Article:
Nominations to open for Dec. 10 Nunavut Tunngavik election for president
Manitok Thompson, Jerry Ell, have already announced candidacies
People interested in contesting the Dec. 10 Nunavut Tunngavik Inc. election for president may submit nomination papers between Oct. 29 and Nov. 2, NTI said Oct. 15 in a news release.
The election is to fill the vacancy created by the expired term of Cathy Towtongie, who was elected to the president’s job Dec. 13, 2010 in a by-election.
To be eligible, candidates must be enrolled under the Nunavut land claims agreement, Canadian citizens, and at least 16 years of age.
Candidates must file their nomination papers with the NTI chief returning officer no later than 5 p.m. local time Nov. 2.
NTI said candidates are responsible for ensuring nomination papers get to the chief returning officer on time.
“If nomination papers are not received by deadline, a potential candidate will not be permitted to run in the NTI elections,” NTI said in its news release.
Prospective candidates will have until 5 p.m. local time Nov. 5 to withdraw nomination papers.
NTI said eligible candidates may get nomination forms from community liason officers, NTI’s website or the chief returning officer, Adamee Itorcheak.
Itorcheak’s contact information is available here.
The 2010 by-election for NTI president was triggered by a vote held Oct. 26, 2010, at an NTI general meeting, to remove Paul Kaludjak, who had been elected in 2008, from the president’s job.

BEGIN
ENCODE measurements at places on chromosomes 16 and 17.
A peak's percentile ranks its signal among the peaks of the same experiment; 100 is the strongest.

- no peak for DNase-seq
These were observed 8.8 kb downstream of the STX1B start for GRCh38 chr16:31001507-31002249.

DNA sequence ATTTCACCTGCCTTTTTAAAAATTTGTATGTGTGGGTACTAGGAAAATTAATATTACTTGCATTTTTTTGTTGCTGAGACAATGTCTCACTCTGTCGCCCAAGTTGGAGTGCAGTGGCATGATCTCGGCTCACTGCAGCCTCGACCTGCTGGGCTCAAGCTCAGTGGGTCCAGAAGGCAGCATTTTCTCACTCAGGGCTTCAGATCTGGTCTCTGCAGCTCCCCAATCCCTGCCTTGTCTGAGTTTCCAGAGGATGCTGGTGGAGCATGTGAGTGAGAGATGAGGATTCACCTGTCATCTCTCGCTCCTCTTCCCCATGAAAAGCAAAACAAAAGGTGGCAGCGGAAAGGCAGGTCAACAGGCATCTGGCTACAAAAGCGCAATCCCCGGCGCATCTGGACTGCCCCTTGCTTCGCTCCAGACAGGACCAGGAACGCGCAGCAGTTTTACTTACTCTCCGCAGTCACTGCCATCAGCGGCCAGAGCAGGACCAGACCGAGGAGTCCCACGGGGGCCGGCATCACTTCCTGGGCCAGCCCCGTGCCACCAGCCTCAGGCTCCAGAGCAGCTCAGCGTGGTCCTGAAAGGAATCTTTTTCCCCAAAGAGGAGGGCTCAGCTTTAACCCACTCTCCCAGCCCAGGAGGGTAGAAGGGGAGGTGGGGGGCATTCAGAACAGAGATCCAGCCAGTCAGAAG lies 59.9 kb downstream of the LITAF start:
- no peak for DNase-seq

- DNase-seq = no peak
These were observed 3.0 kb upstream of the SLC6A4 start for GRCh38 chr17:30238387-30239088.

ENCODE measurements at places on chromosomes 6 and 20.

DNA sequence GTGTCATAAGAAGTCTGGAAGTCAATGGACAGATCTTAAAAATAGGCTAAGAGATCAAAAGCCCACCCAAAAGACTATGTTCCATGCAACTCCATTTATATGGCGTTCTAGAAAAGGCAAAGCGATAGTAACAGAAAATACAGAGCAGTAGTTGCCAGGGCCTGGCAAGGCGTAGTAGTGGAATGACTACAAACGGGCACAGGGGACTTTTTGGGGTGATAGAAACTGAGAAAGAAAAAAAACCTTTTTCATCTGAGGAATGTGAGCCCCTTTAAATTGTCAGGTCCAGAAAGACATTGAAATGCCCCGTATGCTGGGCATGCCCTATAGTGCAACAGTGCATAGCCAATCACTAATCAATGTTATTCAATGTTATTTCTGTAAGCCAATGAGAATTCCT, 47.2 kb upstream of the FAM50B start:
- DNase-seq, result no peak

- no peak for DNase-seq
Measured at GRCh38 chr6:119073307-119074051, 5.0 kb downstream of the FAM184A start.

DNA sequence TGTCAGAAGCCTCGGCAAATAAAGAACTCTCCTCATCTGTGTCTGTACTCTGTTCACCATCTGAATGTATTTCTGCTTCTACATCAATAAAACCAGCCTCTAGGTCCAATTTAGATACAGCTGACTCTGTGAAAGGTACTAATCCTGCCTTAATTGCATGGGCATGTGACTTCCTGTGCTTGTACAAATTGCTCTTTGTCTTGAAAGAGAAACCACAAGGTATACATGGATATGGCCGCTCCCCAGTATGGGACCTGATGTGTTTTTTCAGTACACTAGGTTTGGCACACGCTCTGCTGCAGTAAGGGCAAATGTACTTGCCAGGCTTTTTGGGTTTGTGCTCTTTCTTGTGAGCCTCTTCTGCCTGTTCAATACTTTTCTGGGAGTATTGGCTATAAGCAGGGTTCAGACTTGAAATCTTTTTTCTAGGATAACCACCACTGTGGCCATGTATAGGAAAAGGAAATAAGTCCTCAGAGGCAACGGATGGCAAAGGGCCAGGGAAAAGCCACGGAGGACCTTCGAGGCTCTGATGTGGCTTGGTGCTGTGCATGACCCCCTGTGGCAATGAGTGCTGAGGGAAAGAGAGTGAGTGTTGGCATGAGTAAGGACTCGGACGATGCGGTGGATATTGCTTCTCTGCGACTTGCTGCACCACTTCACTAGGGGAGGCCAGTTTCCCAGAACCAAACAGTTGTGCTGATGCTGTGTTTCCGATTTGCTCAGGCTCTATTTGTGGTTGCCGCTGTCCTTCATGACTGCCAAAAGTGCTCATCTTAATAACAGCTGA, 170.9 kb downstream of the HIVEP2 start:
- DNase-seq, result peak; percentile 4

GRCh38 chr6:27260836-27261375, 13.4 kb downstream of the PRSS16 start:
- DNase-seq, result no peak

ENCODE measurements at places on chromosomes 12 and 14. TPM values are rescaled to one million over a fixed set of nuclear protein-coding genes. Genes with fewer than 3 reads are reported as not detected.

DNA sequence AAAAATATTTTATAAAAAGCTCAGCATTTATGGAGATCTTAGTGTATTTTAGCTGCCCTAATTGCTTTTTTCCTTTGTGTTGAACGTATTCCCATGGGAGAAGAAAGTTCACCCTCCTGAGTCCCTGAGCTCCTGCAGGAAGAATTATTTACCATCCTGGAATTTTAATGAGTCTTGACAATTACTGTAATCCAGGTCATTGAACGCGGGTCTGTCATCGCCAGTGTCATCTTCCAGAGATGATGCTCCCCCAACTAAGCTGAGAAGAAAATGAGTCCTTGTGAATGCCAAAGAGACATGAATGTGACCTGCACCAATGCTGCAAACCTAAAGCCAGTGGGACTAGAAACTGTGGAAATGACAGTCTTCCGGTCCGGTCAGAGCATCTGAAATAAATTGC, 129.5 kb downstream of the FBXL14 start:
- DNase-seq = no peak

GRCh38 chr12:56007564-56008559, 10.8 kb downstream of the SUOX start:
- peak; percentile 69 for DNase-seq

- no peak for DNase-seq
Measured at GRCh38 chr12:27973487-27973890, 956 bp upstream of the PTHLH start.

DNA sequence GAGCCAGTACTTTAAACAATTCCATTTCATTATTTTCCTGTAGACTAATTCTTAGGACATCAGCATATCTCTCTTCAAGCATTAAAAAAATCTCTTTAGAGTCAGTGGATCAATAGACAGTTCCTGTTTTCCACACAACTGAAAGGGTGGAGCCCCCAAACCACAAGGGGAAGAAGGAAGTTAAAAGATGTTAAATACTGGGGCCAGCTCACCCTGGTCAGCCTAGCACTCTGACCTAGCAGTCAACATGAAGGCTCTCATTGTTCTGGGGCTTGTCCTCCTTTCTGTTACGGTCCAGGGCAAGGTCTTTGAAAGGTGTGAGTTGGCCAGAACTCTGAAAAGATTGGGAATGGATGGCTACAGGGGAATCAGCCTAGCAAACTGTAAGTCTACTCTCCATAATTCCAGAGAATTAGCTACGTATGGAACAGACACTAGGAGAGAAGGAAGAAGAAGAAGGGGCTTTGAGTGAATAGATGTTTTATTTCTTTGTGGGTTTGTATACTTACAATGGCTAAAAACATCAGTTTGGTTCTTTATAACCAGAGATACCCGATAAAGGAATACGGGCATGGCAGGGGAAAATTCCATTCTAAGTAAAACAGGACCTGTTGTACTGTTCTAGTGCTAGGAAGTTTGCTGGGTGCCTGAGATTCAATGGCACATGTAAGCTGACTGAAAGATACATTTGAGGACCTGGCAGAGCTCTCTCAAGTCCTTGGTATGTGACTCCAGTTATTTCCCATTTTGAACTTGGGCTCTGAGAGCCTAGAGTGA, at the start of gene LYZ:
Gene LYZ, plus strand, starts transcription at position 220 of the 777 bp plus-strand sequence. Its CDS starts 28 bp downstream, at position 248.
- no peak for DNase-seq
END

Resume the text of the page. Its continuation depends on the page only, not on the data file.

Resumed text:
After winning the 2010 byelection, Towtongie went on to serve out the rest of what would have been Kaludjak’s four-year term, which expires in December.
Between Oct. 23 and Oct. 25, NTI will hold its annual general meeting at the parish hall in Iqaluit.
Two candidates have announced their intention to run.
Jerry Ell of Iqaluit, who finished a close third in the 2010 NTI president’s election, said on Facebook that he plans to seek the job once again.
“I will be calling on family and friends for support and guidance as I begin our campaign. It is with the utmost respect for who we are as Inuit that I am running for president. There are many key areas that we need to collectively work on to keep moving forward,” Ell said on Facebook.
Manitok Thompson, a former MLA and cabinet minister who now lives in Canmore, Alta., has also said on Facebook and Twitter that she plans to contest the NTI presidency.
“I have put the word out that I will run for NTI president, so yes it’s a great day to wake up. I have to do this for the next generation of kids. My Ingutaq’s generation needs hope. We are not second class citizens in our own claimed land — Nunavut,” Thompson said on Facebook.